Will you relate to each person with dementia as a unique, precious child of God, made in the divine image, whose personhood and worth are in their identity in Christ?
By God’s grace, I will relate to each person with dignity, respect, and love as a brother or sister in Christ.
Will you honor the persons with dementia as fellow disciples and nurture their ministries with support, guidance, and access to the means of grace, including the Sacraments?
With the guidance and presence of the Holy Spirit, I will honor them as colleagues in Christ’s ministry and among the priesthood of all believers.
Will you seek to form congregations in which people with dementia and their families truly belong as equal participants and members of the body of Christ? With God’s help, I will seek to order the life of the congregation to be the body of Christ, reflecting the unconditional love of Christ for ALL people.
The students received special stoles provided by Lynda Everman and Don Wendorf who have developed the marvelous “stole ministry” as outlined in the book, Stolen Memories.
This book can be ordered on Amazon; 100% of sales support the work of the network, ClergyAgainstAlzheimer’s (order here).
Today I joined approximately two thousand people in Columbia, South Carolina, on the Walk to End Alzheimer’s. I was accompanied by daughters, Sheri and Sandra, and grandchildren, Emily and Michael.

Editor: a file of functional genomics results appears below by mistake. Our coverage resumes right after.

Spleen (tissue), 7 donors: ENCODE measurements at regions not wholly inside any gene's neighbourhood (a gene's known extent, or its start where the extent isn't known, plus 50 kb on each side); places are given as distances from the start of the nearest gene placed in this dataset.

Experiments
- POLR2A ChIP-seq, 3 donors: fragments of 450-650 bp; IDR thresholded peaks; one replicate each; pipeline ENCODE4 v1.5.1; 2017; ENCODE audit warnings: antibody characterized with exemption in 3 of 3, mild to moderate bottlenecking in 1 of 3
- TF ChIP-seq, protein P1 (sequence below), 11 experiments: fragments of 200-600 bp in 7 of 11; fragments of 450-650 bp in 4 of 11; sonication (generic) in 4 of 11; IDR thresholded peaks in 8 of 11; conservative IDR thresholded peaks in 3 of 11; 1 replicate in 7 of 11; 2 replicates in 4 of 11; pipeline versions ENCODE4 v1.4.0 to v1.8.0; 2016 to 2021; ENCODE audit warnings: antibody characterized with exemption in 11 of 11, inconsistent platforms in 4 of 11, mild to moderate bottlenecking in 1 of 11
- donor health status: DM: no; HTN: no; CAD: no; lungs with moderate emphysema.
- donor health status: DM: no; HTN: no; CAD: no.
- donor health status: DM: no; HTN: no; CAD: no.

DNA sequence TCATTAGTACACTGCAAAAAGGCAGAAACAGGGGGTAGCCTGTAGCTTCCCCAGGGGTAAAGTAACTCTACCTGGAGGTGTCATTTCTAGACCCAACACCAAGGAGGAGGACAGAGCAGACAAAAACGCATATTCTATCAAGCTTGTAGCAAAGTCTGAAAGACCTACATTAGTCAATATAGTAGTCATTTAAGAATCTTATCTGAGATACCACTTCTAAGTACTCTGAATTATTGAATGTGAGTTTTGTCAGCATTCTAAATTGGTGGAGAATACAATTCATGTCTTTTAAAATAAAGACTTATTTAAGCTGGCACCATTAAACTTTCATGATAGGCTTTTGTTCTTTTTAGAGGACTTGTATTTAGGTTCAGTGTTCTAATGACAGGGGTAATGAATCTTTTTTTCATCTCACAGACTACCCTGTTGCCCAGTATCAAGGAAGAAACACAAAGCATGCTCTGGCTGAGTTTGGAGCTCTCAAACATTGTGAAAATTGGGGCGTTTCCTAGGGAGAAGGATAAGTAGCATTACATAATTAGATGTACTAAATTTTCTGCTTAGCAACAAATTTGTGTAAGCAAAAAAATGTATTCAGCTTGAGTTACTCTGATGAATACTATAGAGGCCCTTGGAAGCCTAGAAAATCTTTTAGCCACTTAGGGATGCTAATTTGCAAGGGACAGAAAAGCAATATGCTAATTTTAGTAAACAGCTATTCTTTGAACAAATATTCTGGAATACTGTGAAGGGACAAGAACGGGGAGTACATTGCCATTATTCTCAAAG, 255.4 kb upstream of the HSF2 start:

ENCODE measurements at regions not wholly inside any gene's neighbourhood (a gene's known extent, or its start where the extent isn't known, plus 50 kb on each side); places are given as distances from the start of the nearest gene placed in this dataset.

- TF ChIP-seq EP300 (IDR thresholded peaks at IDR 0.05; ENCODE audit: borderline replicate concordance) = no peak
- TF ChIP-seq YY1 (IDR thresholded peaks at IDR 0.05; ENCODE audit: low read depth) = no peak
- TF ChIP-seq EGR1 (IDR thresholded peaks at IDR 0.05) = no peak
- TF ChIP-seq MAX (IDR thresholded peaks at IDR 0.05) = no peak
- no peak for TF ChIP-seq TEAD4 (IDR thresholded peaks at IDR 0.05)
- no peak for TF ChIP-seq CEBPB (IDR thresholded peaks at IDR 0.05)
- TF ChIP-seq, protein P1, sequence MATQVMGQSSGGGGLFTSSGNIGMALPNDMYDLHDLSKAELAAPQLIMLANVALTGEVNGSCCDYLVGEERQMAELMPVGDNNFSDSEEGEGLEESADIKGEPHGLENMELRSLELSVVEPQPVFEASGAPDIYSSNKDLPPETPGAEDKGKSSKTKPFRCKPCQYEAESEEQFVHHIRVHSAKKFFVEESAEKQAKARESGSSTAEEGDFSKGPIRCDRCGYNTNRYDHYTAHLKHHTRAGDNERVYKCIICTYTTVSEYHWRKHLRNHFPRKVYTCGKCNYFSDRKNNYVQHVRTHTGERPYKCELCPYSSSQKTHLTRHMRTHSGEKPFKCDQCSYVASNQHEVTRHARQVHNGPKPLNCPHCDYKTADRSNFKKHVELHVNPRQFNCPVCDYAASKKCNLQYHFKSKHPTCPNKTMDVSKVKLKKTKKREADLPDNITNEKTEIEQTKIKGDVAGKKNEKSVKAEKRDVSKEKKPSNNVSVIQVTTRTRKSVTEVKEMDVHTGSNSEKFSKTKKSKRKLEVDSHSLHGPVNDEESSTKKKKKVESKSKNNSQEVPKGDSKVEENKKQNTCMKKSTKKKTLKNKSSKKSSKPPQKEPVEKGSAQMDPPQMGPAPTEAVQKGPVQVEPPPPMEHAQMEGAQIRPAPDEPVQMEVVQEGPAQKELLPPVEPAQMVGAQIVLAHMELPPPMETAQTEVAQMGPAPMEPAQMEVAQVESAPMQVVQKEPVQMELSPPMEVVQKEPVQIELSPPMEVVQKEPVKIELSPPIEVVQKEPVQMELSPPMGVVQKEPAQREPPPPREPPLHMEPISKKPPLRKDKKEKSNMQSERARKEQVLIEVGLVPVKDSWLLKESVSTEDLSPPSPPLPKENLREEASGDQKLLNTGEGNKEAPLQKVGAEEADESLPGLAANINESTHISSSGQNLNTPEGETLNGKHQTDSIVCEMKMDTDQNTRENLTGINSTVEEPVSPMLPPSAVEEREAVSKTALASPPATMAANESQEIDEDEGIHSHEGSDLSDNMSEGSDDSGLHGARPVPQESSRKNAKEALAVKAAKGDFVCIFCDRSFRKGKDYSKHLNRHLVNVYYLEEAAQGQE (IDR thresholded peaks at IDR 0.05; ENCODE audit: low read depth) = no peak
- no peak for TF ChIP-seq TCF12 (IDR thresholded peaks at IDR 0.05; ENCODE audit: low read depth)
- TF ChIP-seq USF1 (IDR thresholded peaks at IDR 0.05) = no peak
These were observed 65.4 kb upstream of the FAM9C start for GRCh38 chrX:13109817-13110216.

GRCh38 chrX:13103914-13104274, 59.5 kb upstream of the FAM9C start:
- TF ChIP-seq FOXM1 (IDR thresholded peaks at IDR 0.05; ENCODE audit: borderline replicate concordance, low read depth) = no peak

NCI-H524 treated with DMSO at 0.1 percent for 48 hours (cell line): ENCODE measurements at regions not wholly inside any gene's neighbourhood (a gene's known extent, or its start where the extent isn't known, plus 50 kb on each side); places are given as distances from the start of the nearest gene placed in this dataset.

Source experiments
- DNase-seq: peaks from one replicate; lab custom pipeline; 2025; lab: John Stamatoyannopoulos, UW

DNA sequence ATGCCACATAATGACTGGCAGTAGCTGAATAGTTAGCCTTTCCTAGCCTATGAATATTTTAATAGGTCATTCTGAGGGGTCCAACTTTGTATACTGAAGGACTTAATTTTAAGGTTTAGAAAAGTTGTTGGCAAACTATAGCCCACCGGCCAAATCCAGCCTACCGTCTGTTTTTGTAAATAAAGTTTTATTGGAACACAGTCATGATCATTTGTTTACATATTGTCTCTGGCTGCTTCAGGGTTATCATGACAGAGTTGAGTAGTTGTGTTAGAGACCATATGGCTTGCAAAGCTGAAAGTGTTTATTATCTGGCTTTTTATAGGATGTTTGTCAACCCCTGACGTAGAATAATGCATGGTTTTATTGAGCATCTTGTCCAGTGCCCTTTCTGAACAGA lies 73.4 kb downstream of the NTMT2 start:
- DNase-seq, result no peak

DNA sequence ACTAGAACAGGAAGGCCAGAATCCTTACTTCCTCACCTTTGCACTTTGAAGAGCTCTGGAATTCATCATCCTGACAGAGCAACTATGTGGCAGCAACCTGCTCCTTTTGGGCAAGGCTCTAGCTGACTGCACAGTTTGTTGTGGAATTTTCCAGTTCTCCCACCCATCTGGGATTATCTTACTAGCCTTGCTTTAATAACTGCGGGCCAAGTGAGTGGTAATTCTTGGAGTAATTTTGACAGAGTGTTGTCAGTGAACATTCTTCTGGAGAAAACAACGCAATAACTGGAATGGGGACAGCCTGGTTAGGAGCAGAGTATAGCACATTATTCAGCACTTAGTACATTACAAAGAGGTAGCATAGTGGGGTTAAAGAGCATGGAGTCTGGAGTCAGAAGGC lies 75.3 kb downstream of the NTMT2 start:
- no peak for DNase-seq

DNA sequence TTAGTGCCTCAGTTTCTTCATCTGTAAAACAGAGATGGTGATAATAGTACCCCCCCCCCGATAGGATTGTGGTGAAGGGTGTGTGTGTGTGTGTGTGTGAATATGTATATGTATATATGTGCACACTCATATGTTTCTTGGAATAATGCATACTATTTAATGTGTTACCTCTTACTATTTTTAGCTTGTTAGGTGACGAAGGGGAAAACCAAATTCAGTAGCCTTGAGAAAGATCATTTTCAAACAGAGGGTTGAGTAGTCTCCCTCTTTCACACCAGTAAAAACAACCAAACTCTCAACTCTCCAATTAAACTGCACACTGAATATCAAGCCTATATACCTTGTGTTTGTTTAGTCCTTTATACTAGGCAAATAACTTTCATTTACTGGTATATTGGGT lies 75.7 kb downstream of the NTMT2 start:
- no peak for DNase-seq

The organizers asked me to speak on behalf of those who have lost a loved one to Alzheimer’s or other forms of dementia.
Our daughter taped the speech which you can access at the end of this post:
Below is what I said:
Ten years ago, my wife and I sat in the doctor’s office at Duke University Medical Center awaiting the results of their evaluation of Linda’s cognitive functioning. Then came the dreaded news: Dementia, Frontotemperal Dementia.
On that cold, rainy November day, we embarked on a treacherous journey. Every aspect of our lives changed as we adapted to the realty of perpetual loss and relentless grieving. I retired from a treasured faculty position. We moved to SC to be near our daughters and their families. Everything changed—finances, relationships, activities, abilities.